White Sox shortstop Tim Anderson hit a prodigious two-run home run off of Royals starter Brad Keller in the fourth inning of Wednesday afternoon’s game in Chicago. Anderson celebrated by throwing his bat back towards his dugout.
MLB celebrated Anderson’s achievement as such:
Predictably, the next time Anderson stepped to the plate, leading off the bottom of the sixth inning, Keller threw a fastball at him. The benches emptied. Keller and Anderson were ejected, as was White Sox manager Rick Renteria.
10 days ago, Pirates pitcher Chris Archer intentionally threw at Reds infielder Derek Dietrich. I predicted, correctly, that Archer would get a mere five-game suspension, which didn’t even result in a missed start. Archer essentially had his start pushed back one day; he started on April 7 and 13, his team’s eighth and 13th games of the season. Archer was also fined, but hardly enough to outweigh the social incentives for retaliation.
Just as MLB needed to suspend Archer for a much longer period of time, the league needs to make Keller’s fine and suspension count. MLB can’t, at both times, promote “let the kids play,” then do nothing when the “kids” who “play” have baseballs intentionally whipped at their bodies. Based on precedent, however, Keller will receive a five-game suspension and an undisclosed fine, and pitchers will continue to hurl baseballs at batters whenever their feelings get hurt.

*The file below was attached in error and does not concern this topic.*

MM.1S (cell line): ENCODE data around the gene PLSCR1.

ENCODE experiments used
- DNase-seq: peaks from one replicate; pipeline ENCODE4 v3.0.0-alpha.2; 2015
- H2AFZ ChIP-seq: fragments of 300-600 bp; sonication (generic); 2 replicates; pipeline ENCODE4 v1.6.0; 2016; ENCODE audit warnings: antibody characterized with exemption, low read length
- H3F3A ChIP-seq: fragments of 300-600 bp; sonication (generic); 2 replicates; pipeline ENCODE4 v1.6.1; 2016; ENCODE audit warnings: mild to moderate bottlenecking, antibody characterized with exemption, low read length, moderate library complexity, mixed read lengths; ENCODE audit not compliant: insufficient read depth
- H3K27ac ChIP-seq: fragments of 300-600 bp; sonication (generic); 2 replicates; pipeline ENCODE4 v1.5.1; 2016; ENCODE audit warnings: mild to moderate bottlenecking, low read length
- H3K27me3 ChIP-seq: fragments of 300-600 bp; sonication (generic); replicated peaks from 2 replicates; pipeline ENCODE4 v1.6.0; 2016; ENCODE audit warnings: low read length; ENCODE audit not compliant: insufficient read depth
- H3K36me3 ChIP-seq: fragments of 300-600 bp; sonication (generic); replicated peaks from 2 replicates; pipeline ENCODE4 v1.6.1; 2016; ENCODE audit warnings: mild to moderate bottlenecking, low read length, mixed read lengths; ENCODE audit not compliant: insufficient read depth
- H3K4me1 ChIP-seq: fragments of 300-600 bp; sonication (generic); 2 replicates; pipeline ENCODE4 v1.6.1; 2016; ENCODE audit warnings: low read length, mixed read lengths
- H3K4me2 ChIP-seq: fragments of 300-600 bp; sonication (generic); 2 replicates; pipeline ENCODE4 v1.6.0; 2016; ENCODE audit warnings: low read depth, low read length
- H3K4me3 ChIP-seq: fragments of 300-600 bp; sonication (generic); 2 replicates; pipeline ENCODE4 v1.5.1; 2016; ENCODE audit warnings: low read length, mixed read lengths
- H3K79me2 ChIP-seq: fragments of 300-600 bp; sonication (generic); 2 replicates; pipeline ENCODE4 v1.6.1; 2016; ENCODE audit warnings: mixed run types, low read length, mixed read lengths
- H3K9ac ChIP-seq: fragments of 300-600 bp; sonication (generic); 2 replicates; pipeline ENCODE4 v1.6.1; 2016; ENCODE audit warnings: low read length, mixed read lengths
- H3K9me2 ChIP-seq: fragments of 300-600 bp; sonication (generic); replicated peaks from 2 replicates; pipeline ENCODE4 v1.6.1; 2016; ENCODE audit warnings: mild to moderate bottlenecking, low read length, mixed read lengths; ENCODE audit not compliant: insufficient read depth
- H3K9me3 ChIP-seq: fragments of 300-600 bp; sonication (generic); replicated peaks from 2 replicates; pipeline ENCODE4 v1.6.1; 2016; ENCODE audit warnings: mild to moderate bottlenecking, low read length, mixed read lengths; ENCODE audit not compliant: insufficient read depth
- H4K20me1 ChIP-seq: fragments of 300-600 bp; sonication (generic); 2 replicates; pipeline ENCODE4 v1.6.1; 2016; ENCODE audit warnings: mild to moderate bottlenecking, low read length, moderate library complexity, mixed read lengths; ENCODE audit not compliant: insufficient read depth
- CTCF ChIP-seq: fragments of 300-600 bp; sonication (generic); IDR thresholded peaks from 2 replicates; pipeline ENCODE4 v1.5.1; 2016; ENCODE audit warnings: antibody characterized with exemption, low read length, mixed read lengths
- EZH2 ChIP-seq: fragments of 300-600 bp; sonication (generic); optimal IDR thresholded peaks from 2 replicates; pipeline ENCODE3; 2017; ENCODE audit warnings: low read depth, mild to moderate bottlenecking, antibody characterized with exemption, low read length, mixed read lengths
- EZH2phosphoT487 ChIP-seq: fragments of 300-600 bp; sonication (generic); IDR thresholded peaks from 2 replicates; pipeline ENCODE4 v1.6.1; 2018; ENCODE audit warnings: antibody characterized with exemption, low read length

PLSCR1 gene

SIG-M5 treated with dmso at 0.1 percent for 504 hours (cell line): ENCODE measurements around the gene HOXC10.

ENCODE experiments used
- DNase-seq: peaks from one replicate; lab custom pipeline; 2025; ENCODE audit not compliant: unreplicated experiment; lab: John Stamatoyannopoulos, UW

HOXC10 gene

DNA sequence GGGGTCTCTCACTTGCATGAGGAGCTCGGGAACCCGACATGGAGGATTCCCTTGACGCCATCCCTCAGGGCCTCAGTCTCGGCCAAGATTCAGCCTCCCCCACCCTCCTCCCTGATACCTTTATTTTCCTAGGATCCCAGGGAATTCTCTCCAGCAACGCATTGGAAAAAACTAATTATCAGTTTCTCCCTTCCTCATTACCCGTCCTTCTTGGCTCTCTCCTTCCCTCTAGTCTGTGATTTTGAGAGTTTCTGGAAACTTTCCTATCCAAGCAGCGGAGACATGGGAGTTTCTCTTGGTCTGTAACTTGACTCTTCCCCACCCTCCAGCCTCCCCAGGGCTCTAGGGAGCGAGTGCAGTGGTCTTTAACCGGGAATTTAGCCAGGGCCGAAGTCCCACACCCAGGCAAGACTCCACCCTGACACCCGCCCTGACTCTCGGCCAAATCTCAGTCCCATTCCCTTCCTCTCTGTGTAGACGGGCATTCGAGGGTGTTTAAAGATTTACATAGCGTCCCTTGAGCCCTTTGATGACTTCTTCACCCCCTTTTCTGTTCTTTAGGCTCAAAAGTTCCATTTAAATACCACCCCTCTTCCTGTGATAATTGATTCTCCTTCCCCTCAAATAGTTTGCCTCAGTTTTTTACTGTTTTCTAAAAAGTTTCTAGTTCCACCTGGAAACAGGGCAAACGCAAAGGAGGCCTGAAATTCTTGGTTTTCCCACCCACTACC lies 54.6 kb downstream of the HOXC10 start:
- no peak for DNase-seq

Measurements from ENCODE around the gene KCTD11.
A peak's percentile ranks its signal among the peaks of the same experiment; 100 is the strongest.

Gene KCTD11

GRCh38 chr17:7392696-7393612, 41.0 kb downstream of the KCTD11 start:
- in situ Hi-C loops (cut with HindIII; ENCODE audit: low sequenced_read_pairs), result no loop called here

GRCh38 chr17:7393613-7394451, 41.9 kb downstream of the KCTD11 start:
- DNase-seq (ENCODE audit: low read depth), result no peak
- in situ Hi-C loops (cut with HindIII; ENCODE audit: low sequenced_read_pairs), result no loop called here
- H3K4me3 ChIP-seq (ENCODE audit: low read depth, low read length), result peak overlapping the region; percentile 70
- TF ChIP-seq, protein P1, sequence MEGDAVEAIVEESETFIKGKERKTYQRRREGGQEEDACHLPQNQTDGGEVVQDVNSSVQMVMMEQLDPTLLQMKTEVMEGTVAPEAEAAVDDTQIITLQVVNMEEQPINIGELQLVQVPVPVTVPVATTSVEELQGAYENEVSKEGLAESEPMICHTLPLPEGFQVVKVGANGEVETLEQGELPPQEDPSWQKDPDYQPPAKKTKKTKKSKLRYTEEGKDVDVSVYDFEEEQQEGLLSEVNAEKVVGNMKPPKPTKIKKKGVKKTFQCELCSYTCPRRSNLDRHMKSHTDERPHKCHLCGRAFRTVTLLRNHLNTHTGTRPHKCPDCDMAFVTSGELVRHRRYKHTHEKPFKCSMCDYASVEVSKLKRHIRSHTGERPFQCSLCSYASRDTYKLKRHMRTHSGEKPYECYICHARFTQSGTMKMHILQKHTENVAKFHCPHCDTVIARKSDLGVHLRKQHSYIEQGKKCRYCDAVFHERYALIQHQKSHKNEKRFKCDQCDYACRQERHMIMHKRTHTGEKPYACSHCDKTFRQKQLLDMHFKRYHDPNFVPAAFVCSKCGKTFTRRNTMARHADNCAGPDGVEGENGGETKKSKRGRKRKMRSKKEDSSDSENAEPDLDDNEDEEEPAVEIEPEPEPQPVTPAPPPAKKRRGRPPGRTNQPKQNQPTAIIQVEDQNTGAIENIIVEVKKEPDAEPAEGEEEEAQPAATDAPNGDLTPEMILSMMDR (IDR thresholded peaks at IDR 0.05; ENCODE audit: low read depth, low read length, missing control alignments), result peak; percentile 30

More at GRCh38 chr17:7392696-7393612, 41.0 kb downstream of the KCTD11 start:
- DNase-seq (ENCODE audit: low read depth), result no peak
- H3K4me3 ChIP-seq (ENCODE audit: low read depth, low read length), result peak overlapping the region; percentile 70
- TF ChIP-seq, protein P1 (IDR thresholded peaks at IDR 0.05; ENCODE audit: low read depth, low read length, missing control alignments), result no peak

The Athletic’s Andrew Baggarly and Zach Buchanan report that Diamondbacks starter Madison Bumgarner has been competing in rodeos under a fake name as recently as December. The fake name is Mason Saunders. Bumgarner explains that “Mason” is shortened from “Madison,” while “Saunders” is his wife’s maiden name.
Bumgarner — err, Saunders — and one of his rodeo partners, Jaxson Tucker, won $26,560 in a team-roping rodeo competition in December. The Rancho Rio Arena posted a picture of the pair on Facebook, highlighting that they roped four steers in 31.36 seconds.
As Baggarly and Buchanan point out, Bumgarner also pointed out in a rodeo competition last March, just a couple days before pitching in a Cactus League game versus the Athletics, back when he was still with the Giants.
Bumgarner suffered bruised ribs and a left shoulder AC sprain in 2017 when he got into a dirt bike accident. Given that, Bumgarner’s latest extracurricular activity does raise a concern for the Diamondbacks, who inked him to a five-year, $85 million contract two months ago. Baggarly and Buchanan asked Bumgarner about such a concern. Bumgarner referred them to the club’s managing partner Ken Kendrick. Kendrick directed them to GM Mike Hazen. Hazen declined speaking about “specific contract language.” For what it’s worth, Bumgarner says he primarily uses his right hand to rope.
The jig is up on Bumgarner’s hobby. He jokingly said to The Athletic’s pair, “I’m nervous about this interview right now.” He added, “I’m upset with both you two.”